6 Ways to Foster Healthy Social Media Habits by Daniel Patterson for The Gospel Coalition
It’s fashionable to lament the state of social media. Social media is addictive; it’s been linked to depressive symptoms; it can atrophy your ability to focus; it’s often a petri dish for tribalism and a playground for trolls.
I’ve heard all of this. At the same time, I’ve formed all sorts of relationships and learned all sorts of things through one social platform or another.
Regardless of whether social media is a net positive or negative, though, the simple truth is that many of us don’t have the luxury of walking away from it. I coordinate media and public relations for the organization I serve. This requires near-constant monitoring of news—and therefore social media—to do my job effectively. There have been days when social media has been a source a great joy, and others where, well, let’s just say it hasn’t.
Here’s what I’ve learned: social media must be harnessed before it can be leveraged for good. Here are six ways I’ve tried to do both.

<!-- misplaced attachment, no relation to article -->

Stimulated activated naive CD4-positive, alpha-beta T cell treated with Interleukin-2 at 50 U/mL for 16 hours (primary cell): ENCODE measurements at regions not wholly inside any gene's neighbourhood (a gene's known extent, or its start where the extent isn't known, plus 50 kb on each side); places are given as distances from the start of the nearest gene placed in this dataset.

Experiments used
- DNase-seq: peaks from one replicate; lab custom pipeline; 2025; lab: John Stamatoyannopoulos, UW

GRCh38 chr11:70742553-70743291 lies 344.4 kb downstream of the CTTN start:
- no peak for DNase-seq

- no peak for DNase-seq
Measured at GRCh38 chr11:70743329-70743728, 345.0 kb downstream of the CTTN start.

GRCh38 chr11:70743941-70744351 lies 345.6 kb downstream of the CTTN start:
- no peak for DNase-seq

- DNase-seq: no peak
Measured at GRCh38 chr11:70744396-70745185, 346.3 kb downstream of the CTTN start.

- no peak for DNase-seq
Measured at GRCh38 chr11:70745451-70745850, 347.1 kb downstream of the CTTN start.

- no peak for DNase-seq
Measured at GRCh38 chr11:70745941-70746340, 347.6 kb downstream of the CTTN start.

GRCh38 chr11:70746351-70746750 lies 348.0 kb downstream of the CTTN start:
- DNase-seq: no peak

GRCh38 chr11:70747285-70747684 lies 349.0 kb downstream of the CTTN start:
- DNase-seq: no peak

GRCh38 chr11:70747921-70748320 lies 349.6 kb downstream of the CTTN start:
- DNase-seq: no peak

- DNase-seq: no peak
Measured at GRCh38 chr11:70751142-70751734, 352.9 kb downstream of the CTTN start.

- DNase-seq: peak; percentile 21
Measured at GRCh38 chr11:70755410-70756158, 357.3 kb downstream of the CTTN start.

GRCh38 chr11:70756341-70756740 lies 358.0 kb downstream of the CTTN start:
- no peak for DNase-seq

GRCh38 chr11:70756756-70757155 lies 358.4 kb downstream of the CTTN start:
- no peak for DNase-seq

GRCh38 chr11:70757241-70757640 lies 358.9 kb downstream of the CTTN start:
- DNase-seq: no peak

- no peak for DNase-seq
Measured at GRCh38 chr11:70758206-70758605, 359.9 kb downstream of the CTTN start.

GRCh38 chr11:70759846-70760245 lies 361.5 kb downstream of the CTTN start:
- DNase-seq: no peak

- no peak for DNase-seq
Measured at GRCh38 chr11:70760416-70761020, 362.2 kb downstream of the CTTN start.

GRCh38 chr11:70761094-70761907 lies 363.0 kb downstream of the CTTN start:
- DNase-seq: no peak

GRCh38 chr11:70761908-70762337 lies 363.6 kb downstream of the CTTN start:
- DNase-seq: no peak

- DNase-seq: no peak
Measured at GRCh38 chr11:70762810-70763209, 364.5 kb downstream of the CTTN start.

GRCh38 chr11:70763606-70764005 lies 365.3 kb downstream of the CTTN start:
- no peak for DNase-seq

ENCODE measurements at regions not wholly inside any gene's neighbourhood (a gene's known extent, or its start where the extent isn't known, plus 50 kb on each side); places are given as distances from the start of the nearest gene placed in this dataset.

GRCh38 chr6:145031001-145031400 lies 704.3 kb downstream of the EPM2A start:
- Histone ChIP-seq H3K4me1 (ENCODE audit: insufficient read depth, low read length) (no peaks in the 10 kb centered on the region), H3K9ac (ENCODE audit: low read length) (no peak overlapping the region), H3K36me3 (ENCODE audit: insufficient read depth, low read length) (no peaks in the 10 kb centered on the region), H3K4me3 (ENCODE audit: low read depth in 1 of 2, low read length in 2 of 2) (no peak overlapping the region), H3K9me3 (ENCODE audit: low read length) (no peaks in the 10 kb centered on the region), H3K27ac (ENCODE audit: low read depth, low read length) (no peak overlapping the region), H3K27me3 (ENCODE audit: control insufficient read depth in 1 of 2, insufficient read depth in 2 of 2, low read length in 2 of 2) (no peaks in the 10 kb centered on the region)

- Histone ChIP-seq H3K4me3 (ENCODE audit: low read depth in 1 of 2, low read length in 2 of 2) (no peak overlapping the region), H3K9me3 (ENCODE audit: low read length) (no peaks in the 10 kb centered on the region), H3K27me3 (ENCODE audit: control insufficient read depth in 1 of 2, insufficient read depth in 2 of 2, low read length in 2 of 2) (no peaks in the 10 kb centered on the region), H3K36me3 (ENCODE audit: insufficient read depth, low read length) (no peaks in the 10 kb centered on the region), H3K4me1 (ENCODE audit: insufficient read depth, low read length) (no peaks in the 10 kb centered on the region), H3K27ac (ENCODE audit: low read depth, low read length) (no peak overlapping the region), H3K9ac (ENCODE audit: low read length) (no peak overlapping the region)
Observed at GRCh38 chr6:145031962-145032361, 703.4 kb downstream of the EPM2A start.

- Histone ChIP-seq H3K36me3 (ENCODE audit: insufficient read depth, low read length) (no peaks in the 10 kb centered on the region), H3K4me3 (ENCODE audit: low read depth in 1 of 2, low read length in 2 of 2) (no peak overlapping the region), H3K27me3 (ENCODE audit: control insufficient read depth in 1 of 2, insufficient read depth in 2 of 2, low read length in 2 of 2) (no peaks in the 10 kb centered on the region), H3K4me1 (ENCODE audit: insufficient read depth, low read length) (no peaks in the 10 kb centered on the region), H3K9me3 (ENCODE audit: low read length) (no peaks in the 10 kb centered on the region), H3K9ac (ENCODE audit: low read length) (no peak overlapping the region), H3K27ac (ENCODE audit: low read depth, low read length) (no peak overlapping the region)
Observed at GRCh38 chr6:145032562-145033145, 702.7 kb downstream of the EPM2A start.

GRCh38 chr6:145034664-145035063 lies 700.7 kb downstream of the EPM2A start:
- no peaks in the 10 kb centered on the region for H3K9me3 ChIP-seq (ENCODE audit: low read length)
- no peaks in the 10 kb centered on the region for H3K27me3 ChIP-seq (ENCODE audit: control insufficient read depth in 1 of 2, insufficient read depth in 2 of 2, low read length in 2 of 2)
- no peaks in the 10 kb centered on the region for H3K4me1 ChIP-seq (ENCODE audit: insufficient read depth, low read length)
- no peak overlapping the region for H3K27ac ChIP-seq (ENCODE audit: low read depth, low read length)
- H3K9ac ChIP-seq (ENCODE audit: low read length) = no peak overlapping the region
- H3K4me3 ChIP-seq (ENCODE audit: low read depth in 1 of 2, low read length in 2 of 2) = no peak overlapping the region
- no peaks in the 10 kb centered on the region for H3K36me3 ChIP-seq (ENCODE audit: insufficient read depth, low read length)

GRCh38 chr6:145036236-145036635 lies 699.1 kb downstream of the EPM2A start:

1. Consider the location of your devices.
I don’t keep my phone at my bedside. For years, I told myself it was necessary because I used my phone as an alarm clock, and because I had a white-noise app I used during the night. In reality, though, I was addicted to information, and the alarm was merely a justification. As it turns out, a $5 alarm clock and $10 noise machine are equally effective. And when you put the clock on the other side of the room, you won’t hit the snooze button.
2. Design healthy routines.
Most days, I don’t look at my phone until I’ve had time in Scripture, and often, until after I’ve had a workout of some kind. In the past, I’ve most always checked email or Twitter within seconds of waking up. I can think of few ways to start one’s day more foolishly. For one, it often feels like starting the day with an acid bath. More importantly, it revealed a minor-league messiah complex in my own heart, as if sleep was forcing me to miss out on really important things.
Starting the day with Scripture and prayer locates me in communion with God before communication with the world. Working out is helpful to me, because the adrenaline rush makes me more alert and engaged. For many, caffeine may be preferable to cardio, but what’s most important is that you’re thoughtful about your routines, that they honor God, and that serve your best interests.
3. Control what you consume.
Be ruthless with whom you follow and what you consume. For example, I never look at my main Twitter feed. The grifter-and-garbage factor is so high and so unpredictable, I’ve learned it just isn’t good for my soul. Instead, I only access Twitter through lists I’ve created. That doesn’t mean I only follow people I like; echo chambers are destructive. I follow all sorts of people I disagree with, since I need to be challenged.